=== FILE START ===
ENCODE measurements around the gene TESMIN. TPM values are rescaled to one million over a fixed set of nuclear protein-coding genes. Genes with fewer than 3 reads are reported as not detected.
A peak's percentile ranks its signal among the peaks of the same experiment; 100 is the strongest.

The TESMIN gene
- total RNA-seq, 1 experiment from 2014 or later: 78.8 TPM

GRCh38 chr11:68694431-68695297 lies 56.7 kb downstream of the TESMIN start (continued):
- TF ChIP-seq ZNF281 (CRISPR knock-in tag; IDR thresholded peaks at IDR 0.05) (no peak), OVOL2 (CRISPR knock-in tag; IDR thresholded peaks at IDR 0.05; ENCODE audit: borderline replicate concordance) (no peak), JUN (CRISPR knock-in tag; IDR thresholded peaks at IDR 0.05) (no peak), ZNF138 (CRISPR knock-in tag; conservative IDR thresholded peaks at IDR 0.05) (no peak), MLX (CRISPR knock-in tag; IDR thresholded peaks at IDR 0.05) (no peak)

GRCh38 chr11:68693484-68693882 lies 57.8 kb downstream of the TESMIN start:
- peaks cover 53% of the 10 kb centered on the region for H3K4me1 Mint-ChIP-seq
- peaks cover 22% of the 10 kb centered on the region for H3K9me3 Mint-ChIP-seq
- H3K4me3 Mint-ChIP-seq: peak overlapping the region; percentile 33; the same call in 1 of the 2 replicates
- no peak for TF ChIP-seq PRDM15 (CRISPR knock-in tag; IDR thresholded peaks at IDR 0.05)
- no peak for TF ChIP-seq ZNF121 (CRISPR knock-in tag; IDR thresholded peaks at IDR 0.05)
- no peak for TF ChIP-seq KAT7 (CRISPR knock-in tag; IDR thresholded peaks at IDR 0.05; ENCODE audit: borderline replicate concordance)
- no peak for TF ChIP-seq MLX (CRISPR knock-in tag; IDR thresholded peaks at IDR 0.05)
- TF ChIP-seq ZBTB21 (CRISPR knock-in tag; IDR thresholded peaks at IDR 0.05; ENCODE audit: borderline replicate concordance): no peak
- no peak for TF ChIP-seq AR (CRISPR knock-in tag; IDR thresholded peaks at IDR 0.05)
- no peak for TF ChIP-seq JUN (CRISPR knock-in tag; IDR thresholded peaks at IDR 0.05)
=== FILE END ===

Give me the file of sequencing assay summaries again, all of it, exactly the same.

ENCODE measurements around the gene TESMIN. TPM values are rescaled to one million over a fixed set of nuclear protein-coding genes. Genes with fewer than 3 reads are reported as not detected.
A peak's percentile ranks its signal among the peaks of the same experiment; 100 is the strongest.

The TESMIN gene
- total RNA-seq, 1 experiment from 2014 or later: 78.8 TPM

GRCh38 chr11:68694431-68695297 lies 56.7 kb downstream of the TESMIN start (continued):
- TF ChIP-seq ZNF281 (CRISPR knock-in tag; IDR thresholded peaks at IDR 0.05) (no peak), OVOL2 (CRISPR knock-in tag; IDR thresholded peaks at IDR 0.05; ENCODE audit: borderline replicate concordance) (no peak), JUN (CRISPR knock-in tag; IDR thresholded peaks at IDR 0.05) (no peak), ZNF138 (CRISPR knock-in tag; conservative IDR thresholded peaks at IDR 0.05) (no peak), MLX (CRISPR knock-in tag; IDR thresholded peaks at IDR 0.05) (no peak)

GRCh38 chr11:68693484-68693882 lies 57.8 kb downstream of the TESMIN start:
- peaks cover 53% of the 10 kb centered on the region for H3K4me1 Mint-ChIP-seq
- peaks cover 22% of the 10 kb centered on the region for H3K9me3 Mint-ChIP-seq
- H3K4me3 Mint-ChIP-seq: peak overlapping the region; percentile 33; the same call in 1 of the 2 replicates
- no peak for TF ChIP-seq PRDM15 (CRISPR knock-in tag; IDR thresholded peaks at IDR 0.05)
- no peak for TF ChIP-seq ZNF121 (CRISPR knock-in tag; IDR thresholded peaks at IDR 0.05)
- no peak for TF ChIP-seq KAT7 (CRISPR knock-in tag; IDR thresholded peaks at IDR 0.05; ENCODE audit: borderline replicate concordance)
- no peak for TF ChIP-seq MLX (CRISPR knock-in tag; IDR thresholded peaks at IDR 0.05)
- TF ChIP-seq ZBTB21 (CRISPR knock-in tag; IDR thresholded peaks at IDR 0.05; ENCODE audit: borderline replicate concordance): no peak
- no peak for TF ChIP-seq AR (CRISPR knock-in tag; IDR thresholded peaks at IDR 0.05)
- no peak for TF ChIP-seq JUN (CRISPR knock-in tag; IDR thresholded peaks at IDR 0.05)